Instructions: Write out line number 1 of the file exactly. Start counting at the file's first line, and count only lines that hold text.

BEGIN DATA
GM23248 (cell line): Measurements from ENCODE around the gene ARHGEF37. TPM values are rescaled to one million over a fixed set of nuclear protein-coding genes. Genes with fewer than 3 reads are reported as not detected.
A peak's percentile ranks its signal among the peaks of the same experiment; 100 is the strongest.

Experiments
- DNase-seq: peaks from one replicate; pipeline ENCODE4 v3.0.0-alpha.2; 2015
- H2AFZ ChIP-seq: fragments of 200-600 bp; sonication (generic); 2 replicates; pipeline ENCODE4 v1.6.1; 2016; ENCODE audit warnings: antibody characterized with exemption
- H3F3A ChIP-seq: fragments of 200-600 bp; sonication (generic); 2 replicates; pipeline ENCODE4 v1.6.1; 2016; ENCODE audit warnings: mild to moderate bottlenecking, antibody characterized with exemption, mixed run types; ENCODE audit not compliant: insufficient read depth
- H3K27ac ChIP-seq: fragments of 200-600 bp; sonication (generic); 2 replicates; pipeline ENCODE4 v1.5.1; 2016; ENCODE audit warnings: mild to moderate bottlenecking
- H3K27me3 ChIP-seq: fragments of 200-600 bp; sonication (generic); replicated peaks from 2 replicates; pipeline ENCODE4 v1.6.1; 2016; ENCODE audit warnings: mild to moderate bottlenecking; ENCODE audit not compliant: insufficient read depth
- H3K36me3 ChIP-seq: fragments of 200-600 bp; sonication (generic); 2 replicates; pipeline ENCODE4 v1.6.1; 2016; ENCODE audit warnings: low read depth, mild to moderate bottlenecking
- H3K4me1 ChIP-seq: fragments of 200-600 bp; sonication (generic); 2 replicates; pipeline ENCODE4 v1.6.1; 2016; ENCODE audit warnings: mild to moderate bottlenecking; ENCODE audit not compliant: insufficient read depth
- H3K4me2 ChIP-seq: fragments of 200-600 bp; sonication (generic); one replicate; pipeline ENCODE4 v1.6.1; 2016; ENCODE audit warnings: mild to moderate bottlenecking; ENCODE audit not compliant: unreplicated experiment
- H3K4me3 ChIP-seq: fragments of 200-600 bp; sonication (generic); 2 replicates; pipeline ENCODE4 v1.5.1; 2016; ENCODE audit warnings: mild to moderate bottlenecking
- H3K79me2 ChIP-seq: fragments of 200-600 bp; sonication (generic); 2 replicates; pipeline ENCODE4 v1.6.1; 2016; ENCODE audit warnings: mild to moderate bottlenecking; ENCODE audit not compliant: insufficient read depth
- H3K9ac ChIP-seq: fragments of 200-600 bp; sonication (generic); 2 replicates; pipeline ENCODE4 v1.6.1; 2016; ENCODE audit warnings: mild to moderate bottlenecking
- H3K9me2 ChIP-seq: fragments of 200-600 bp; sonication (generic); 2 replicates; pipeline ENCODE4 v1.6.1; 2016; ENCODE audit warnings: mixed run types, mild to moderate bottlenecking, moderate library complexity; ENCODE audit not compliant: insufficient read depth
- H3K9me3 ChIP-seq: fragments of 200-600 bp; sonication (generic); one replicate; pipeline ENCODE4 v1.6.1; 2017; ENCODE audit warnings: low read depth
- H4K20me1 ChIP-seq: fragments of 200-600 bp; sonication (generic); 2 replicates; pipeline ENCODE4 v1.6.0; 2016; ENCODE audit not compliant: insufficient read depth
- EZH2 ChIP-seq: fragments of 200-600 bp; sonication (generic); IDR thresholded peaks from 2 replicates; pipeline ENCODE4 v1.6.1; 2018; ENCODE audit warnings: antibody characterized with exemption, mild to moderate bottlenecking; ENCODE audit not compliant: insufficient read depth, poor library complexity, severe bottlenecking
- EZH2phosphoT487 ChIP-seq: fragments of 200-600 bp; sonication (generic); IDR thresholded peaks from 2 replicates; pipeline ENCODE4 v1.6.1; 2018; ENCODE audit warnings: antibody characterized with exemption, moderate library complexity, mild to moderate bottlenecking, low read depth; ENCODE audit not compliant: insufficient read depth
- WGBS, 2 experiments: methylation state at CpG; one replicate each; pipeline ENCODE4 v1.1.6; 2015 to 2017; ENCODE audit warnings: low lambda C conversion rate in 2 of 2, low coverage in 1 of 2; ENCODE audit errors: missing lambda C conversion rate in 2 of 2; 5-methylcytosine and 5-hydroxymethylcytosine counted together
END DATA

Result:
GM23248 (cell line): Measurements from ENCODE around the gene ARHGEF37. TPM values are rescaled to one million over a fixed set of nuclear protein-coding genes. Genes with fewer than 3 reads are reported as not detected.